A suspected poacher has reportedly been killed in Kruger National Park, in South Africa, last week in a grisly sounding sequence of events. It is believed that the individual was trampled to death by an elephant and subsequently eaten by a pride of lions. Accomplices reported the person’s death from the elephant to the family, who then alerted the park management.
The four accomplices – who have been arrested for possessing ammunition and firearms without a license, as well as conspiracy to poach and illegal trespassing – were hunting rhinos, which are quite common in the park. They told officials Tuesday they had moved the body near a road so that it could be easily spotted by park rangers, but unfortunately, lions got there first. It wasn’t until Thursday that the rangers were able to find some remains, a human skull and a pair of trousers belonging to the victim.
“Entering Kruger National Park illegally and on foot is not wise. It holds many dangers and this incident is evidence of that,” Glenn Phillips, the park’s managing executive, said in a statement issued Friday. “It is very sad to see the daughters of the deceased mourning the loss of their father, and worse still, only being able to recover very little of his remains.”
You may be outraged at Phillips’ compassion, and think it serves the poacher right, but bear with us, he has a point.
The story has been widely reported, with many people celebrating the death of this man and attributing some kind of human agency to the elephant in providing “righteous retribution” against the poacher. But there is nothing righteous about this death, instead, it highlights one of the lesser talked about aspects of the problem of poaching. What makes someone become a poacher? This wasn’t a western hunter on holiday for some touristic trophy hunting. Poaching, unfortunately, remains one of the best, and often one of the only options, for many living in proximity to prized animals. The protection of these endangered animals is paramount but it can’t be achieved if poaching is not seen and tackled in a wider context. Political, economic, social, and environmental issues all play a role. If these issues push people into poverty, which in turn leads to poaching, they will continue to do so, regardless of what happens to an individual poacher.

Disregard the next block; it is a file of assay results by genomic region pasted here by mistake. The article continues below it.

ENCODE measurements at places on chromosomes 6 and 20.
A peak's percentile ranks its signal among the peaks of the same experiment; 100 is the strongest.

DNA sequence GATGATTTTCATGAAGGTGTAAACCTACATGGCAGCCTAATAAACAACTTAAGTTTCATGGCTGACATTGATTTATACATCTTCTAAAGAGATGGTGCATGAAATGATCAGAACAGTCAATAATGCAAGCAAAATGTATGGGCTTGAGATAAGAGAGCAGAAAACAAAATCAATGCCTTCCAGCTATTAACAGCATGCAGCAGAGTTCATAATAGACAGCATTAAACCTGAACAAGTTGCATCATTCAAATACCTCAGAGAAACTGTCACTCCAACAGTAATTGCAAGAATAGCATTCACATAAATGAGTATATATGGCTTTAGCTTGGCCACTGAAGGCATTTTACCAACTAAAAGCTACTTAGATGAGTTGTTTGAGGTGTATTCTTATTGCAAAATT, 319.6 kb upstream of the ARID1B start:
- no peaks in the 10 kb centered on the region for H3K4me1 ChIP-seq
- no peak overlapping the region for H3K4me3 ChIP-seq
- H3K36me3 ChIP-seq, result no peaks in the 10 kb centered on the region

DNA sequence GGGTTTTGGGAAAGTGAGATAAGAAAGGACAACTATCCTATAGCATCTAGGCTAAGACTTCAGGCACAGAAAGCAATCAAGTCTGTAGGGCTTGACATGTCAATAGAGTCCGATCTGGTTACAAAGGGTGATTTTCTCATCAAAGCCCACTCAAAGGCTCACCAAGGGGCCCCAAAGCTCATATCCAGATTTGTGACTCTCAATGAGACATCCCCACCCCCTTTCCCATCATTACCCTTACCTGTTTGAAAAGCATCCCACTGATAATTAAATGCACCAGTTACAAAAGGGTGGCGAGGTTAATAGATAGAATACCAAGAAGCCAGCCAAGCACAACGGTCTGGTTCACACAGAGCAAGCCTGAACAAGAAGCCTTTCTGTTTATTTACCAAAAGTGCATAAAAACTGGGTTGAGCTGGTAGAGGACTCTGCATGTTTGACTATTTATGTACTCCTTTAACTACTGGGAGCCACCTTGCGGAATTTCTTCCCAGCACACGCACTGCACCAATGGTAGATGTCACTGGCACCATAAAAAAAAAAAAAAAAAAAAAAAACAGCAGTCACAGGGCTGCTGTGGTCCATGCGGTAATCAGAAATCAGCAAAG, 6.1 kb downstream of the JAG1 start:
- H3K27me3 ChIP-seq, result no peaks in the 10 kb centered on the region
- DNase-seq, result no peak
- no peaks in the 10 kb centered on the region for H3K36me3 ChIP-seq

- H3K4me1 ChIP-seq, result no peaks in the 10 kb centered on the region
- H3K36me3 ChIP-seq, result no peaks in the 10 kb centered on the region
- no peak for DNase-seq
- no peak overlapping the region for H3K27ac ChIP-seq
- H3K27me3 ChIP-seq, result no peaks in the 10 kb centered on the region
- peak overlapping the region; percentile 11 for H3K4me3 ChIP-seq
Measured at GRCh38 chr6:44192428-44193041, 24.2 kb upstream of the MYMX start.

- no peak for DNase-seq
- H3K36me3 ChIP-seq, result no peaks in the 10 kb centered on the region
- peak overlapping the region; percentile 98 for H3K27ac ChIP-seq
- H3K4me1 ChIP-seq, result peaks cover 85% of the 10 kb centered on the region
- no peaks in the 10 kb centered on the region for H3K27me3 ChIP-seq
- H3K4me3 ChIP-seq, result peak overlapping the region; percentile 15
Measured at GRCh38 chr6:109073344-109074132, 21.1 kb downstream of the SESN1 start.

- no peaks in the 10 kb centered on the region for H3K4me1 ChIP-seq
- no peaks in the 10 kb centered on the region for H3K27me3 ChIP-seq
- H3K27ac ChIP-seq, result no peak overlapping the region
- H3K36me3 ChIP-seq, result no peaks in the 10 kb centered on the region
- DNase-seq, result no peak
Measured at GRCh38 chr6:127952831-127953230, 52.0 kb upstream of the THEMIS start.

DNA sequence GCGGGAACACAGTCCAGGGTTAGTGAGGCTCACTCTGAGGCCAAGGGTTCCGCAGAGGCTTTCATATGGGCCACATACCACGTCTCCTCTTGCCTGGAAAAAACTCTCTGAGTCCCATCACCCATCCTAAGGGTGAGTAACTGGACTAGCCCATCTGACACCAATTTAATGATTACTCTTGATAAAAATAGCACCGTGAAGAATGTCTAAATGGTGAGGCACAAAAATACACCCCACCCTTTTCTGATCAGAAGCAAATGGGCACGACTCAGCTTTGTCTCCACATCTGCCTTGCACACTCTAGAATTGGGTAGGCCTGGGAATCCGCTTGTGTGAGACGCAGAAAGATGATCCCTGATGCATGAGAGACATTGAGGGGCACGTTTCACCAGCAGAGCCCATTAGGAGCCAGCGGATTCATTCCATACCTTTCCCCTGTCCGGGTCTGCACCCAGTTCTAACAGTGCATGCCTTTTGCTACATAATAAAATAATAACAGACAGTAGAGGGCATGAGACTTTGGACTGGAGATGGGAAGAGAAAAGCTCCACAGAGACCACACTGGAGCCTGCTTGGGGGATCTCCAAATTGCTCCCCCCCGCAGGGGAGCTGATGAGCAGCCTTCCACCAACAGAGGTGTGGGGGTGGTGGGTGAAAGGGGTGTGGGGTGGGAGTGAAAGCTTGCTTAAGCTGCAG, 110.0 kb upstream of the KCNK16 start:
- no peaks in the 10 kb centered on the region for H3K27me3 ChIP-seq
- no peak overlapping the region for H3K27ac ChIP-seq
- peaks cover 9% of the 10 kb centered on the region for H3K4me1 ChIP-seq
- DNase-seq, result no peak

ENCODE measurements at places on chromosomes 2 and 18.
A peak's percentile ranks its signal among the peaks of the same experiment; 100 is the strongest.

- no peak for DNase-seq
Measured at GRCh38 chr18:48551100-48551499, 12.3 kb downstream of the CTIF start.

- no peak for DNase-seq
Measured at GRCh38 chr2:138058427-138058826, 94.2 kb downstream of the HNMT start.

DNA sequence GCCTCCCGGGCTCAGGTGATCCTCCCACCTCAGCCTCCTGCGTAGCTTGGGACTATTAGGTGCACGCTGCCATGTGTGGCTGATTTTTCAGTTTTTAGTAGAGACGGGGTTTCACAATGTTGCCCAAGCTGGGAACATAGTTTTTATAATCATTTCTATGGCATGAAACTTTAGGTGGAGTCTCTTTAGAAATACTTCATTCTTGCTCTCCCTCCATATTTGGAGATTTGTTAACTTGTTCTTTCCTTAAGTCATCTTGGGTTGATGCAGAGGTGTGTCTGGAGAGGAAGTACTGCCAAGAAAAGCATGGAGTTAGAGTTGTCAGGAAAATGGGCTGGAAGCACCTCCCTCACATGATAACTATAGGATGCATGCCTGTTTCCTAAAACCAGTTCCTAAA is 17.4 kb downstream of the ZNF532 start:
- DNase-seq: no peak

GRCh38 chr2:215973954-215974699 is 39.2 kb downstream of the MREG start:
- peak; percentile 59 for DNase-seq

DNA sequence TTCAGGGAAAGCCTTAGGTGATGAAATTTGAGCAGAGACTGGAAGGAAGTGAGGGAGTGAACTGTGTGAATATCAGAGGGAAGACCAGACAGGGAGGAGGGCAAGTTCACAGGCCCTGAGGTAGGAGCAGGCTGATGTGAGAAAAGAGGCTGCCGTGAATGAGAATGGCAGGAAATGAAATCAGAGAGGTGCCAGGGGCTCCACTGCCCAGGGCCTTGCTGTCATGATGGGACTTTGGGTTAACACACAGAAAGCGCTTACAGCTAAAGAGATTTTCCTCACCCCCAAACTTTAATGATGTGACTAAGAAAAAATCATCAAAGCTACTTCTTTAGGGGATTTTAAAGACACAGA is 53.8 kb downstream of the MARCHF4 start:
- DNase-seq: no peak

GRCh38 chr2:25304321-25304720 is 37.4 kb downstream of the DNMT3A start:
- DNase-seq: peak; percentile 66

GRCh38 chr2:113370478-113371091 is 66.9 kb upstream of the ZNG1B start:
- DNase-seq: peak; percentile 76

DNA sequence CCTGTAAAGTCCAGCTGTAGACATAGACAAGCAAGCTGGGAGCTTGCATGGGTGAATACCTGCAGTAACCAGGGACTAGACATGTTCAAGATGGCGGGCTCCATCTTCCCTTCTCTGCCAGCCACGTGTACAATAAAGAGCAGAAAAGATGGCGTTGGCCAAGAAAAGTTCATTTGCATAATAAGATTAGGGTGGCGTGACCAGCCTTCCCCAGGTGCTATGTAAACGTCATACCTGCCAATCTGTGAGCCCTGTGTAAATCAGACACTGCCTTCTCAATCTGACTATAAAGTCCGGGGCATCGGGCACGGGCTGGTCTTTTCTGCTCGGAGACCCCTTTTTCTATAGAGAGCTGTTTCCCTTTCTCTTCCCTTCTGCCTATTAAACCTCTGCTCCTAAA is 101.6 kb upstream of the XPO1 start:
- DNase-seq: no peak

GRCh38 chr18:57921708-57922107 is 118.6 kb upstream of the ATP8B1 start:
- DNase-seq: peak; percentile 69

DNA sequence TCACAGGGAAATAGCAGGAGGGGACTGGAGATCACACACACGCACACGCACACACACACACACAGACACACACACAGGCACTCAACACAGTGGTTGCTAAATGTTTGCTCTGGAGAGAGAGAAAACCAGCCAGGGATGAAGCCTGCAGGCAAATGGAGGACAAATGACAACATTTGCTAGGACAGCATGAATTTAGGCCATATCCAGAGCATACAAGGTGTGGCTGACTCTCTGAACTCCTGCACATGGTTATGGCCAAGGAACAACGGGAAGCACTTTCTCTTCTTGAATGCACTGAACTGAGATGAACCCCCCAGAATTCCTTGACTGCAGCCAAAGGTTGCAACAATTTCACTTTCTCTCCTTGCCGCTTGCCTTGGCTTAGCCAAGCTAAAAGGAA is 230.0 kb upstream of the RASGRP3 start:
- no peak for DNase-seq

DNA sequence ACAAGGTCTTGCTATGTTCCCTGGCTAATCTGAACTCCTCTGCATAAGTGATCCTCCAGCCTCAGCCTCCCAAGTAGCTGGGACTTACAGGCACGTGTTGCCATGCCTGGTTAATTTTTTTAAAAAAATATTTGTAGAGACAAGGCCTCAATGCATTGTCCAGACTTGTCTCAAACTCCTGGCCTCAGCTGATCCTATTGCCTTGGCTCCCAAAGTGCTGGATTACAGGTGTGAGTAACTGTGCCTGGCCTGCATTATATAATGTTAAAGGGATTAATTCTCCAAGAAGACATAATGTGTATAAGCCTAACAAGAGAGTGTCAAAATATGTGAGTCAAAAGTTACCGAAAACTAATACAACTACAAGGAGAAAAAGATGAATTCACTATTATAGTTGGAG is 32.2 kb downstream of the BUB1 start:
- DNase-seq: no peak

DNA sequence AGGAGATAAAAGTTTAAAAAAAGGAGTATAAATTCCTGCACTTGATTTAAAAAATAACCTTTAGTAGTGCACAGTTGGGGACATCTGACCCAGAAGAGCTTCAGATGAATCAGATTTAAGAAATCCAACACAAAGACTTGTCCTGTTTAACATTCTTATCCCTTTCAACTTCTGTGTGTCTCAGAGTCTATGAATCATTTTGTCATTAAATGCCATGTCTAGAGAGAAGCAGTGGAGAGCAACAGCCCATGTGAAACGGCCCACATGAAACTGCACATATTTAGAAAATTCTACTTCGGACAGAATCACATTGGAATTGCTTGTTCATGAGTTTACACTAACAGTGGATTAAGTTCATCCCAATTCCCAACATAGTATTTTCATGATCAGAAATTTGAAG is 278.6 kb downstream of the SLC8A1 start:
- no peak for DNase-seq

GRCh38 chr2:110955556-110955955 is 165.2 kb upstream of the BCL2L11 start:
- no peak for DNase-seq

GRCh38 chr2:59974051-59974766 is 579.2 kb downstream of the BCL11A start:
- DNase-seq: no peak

These issues have deep roots in the history of the continent, colonialism and the overuse of resources from the West. Plus, poaching continues to be fueled by international trade from Asian countries where rhino horns continue to be desirable and are thus illegally imported. Poaching won’t be solved by celebrating the death of a single individual. It requires political will and commitment to make sure that poaching is not a desirable option by legal deterrents, educating people about the importance of protecting endangered animals, offering alternative sources of income, such as the park ranger program, and tackling and ending the market that buys the end products.
It’s a pressing subject, as more than 1,000 rhinos were killed in South Africa – which holds 80 percent of the world’s wild population of rhinos – every year between 2013-2017. According to Save the Rhino, the last four years have all seen a decrease in poaching, with it dipping below 1,000 to 769 recorded rhinos poached in 2018, which they say could be attributed to better anti-poaching laws.
An inquest has been opened into the alleged poacher’s death and the four accomplices remain in custody.
[H/T: Washington Post]
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